Social norms for fairness and board voting behavior: An experimental investigation
Dahui Li and
Corporate Governance: An International Review, 2021, vol. 29, issue 2, 110-133
Research Question/Issue Social norms theory suggests that people voluntarily defend social norms even when their economic interests are not directly affected by norm violations. On the basis of this theory, we posit that when managers seek personal gains at the expense of shareholders, independent directors may be motivated by social norms for fairness to prevent unfair outcomes. We conducted an experiment to investigate the roles of social norms for fairness in a board wherein insiders and uninformed independent directors simultaneously voted in favor of or against a project with either good or bad quality. Research Findings/Insights Independent directors who valued higher levels of fairness norms were less likely to vote in favor of the project. This negative relationship was higher when insiders had poor reputations. However, insiders were inclined to vote in favor of the project, regardless of project quality. Furthermore, fairness norms had a double‐edged effect on board performance, which was dependent on project quality. Theoretical/Academic Implications We adapt social norms theory to the board voting scene with features of group decision‐making and information asymmetry. We find that fairness norms may motivate independent directors to vote against the project. However, the norm heterogeneity of independent directors greatly reduces their bargaining power with insiders, which suggests that monitoring independent directors who are driven by fairness norms has little effect on the voting behavior of insiders. Practitioner/Policy Implications For regulators and firms, we suggest that fairness norms should be treated as a two‐edged sword. The brightness (or darkness) of social norms depends on the trade‐off between gained fairness and loss of board performance. Governance mechanisms that can reduce information asymmetry and norm heterogeneity of independent directors may help maintain fairness in the board while reducing its negative effect on board performance.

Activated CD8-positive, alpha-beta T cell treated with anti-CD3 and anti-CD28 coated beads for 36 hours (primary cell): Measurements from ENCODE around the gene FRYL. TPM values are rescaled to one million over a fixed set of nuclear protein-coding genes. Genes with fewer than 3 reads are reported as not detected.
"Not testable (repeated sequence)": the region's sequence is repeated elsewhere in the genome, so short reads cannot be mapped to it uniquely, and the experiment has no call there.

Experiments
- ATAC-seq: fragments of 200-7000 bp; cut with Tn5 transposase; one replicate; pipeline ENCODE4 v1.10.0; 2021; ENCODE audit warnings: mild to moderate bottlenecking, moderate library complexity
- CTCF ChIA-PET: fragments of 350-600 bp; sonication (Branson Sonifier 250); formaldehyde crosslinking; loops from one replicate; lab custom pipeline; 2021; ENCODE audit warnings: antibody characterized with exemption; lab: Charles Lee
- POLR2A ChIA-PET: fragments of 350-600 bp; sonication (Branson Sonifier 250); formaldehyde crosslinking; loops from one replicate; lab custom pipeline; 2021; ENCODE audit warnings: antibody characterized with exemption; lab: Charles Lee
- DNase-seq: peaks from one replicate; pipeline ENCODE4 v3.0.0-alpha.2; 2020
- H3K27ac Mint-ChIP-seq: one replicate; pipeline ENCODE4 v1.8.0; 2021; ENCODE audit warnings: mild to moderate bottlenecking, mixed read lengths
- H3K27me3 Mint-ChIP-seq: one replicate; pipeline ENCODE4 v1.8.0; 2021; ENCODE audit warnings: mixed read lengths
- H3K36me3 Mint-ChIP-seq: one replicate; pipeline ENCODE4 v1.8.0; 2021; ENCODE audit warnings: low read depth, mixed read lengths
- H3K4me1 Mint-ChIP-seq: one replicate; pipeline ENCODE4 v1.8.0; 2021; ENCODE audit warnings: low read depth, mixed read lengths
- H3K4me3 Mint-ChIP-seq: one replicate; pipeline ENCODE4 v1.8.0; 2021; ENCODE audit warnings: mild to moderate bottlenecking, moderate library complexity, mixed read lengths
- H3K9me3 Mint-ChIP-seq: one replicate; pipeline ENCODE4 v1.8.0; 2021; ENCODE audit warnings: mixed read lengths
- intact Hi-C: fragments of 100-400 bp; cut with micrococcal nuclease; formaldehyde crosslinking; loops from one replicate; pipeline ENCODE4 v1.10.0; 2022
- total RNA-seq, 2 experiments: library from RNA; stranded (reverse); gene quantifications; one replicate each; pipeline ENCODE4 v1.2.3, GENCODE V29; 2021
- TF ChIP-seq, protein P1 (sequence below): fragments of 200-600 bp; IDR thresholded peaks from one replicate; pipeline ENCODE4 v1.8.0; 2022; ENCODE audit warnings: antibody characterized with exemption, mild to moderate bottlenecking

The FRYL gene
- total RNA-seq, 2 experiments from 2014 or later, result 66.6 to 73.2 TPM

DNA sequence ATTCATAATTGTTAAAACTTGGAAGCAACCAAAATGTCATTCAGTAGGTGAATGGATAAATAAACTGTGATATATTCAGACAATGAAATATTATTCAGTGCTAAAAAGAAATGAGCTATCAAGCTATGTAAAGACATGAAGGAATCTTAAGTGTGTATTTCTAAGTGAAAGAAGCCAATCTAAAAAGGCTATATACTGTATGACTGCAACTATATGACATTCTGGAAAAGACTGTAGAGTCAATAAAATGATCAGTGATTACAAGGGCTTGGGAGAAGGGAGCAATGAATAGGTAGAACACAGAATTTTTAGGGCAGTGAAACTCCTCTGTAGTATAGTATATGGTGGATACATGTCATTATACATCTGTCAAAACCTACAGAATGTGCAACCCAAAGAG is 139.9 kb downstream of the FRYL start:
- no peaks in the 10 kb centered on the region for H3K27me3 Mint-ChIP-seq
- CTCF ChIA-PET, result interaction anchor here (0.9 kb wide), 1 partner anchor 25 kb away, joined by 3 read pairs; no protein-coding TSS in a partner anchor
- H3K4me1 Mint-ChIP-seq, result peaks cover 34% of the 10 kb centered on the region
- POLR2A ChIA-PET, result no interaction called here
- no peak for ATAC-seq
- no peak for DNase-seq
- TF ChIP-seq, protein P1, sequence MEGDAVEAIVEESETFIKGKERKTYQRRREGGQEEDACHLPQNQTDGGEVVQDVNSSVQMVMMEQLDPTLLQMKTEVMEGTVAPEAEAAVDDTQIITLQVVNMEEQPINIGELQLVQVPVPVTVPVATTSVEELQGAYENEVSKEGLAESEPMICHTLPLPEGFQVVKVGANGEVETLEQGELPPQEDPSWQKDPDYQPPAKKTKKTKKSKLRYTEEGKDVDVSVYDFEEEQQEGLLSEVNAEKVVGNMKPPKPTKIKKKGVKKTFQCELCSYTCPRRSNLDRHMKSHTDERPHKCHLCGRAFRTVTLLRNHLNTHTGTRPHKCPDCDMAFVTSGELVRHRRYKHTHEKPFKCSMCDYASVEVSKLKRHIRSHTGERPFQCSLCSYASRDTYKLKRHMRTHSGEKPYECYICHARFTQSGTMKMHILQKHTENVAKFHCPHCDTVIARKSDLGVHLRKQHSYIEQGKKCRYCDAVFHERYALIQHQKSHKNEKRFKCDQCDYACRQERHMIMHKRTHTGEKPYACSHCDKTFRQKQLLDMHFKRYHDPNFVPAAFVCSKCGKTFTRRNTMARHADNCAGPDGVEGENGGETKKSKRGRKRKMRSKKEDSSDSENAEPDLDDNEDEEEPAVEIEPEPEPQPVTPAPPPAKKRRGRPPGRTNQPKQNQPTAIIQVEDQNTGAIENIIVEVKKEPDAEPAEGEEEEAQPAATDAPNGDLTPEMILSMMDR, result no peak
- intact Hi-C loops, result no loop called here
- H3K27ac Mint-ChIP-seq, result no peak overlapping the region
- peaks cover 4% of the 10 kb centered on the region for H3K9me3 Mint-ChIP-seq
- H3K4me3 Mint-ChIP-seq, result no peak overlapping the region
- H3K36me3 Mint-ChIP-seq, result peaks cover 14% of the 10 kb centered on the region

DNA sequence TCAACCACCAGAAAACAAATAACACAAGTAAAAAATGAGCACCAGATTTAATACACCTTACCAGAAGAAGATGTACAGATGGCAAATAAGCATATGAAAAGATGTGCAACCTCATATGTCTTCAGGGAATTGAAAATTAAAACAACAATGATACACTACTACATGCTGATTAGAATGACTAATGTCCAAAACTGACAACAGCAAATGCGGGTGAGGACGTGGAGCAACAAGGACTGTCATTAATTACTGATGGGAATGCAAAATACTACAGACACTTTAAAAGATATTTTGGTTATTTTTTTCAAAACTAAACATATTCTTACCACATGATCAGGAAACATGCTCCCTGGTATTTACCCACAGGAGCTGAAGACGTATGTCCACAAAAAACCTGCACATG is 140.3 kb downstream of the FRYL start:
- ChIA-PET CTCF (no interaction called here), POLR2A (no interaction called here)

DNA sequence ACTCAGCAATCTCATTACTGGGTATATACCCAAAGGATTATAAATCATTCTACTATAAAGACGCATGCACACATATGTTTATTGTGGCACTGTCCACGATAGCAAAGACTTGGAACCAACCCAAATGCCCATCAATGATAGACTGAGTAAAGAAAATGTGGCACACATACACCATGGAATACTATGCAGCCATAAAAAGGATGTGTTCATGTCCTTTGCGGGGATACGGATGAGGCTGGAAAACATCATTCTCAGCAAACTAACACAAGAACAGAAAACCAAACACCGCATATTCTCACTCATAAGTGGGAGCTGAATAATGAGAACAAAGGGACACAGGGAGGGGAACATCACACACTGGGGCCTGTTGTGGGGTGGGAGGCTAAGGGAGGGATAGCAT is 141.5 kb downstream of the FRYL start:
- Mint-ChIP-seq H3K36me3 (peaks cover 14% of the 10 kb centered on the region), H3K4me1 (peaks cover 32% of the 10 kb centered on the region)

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Persistent link: https://EconPapers.repec.org/RePEc:bla:corgov:v:29:y:2021:i:2:p:110-133
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